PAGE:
DEAR BOB: We are considering buying a retirement home in a very nice new golf course development near where we frequently vacation. However, we learned the houses are on 99-year land leases. Although we don’t plan to be around when the lease expires, won’t that hurt the value of the homes as they become older? Are there any advantages or disadvantages? –Connie S.

DEAR CONNIE: That 99-year land lease is a great deal for the developer, but not so good for the home buyers. The reason is at the end of the 99 years, title to the houses reverts to the landowner.

Purchase Bob Bruss reports online.

As you can see, the market value of the houses will decline as the 99th year approaches.

However, if the 99-year land leases contain an option for the individual homeowners to buy the land beneath their houses, that makes them much more attractive for several reasons.

The major reason is your land-lease payments then become tax deductible, just like interest. But another reason is most people want to own the land under their home. Please consult a local real estate attorney to review the documents before getting involved.


DEAR BOB: Four of us own a valuable piece of land that we want to sell in the next year or so. The problem is one owner is very ill and will probably die in the next few months. Is there any way to avoid having her share tied up in probate court so title can be transferred to her heir quickly after her death? A problem, however, is she has Alzheimer’s and doesn’t understand what’s going on –Lucie R.

DEAR LUCIE: Presuming you hold title as tenants in common, not as joint tenants with right of survivorship, her share will pass in probate court according to the terms of her will.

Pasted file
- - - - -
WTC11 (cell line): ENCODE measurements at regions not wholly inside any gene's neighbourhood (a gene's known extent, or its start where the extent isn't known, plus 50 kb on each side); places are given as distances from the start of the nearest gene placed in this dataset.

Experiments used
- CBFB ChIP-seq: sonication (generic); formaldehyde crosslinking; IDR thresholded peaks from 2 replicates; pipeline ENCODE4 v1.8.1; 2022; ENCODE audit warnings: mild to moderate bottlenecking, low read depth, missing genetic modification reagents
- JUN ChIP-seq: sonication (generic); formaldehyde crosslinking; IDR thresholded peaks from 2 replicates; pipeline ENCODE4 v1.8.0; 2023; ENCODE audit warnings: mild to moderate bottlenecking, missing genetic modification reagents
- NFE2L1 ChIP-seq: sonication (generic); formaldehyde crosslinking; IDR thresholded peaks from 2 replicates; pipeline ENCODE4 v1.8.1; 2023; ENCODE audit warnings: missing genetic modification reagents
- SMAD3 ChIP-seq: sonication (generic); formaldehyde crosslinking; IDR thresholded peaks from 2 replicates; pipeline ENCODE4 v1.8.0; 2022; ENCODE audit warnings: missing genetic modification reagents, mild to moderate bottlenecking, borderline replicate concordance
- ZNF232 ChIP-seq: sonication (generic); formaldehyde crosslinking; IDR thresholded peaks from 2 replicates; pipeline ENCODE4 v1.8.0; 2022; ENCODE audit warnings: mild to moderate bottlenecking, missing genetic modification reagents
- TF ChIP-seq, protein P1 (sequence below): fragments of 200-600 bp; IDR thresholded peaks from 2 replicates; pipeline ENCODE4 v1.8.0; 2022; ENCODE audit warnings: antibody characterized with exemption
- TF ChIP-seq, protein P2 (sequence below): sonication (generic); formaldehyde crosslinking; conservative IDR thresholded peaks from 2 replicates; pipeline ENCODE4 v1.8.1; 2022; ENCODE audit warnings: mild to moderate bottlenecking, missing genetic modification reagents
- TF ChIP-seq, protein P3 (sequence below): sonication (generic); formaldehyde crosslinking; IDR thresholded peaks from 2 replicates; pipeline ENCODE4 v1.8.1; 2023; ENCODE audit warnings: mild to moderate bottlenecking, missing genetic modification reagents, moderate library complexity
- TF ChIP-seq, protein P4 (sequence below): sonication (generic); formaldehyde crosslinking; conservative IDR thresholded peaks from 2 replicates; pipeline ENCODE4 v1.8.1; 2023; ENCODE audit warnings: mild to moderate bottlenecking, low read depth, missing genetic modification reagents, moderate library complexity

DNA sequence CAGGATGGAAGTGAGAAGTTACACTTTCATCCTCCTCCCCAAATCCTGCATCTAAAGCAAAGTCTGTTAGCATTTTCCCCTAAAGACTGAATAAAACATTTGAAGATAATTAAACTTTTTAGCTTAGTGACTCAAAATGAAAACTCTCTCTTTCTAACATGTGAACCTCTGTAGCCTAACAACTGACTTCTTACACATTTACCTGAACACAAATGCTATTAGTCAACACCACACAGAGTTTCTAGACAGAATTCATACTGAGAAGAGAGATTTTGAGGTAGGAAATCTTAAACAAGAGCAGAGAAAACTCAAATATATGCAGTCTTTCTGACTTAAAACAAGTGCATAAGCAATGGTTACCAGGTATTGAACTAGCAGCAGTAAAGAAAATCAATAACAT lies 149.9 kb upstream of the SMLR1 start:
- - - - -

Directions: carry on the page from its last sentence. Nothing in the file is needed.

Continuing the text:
Or, if she holds her share in her living trust, then probate court action is not required after her death and her successor trustee can easily transfer her share of the land to whoever is named in the living trust.

Unfortunately, because of the Alzheimer’s disease, it’s too late to create a living trust for her now to avoid probate. For more details, please consult a local probate attorney.


DEAR BOB: Is there a law requiring a landlord to refund the tenant’s security deposit after a number of years of occupancy? I have never heard of such a law, have you? –Gus G.

DEAR GUS: No. But landlord-tenant law is controlled by state law. Although I try to keep up on new real estate laws, I have not heard of any state which requires landlords to refund tenant security deposits before the tenant moves out. If any reader knows of such a state law, they will surely let me know and I will pass on the information.

The new Robert Bruss special report, “Pros and Cons of Today’s Five Best Real Estate Profit Opportunities,” is now available for $5 from Robert Bruss, 251 Park Road, Burlingame, CA 94010 or by credit card at 1-800-736-1736 or instant Internet delivery at Questions for this column are welcome at either address.

(For more information on Bob Bruss publications, visit his
Real Estate Center

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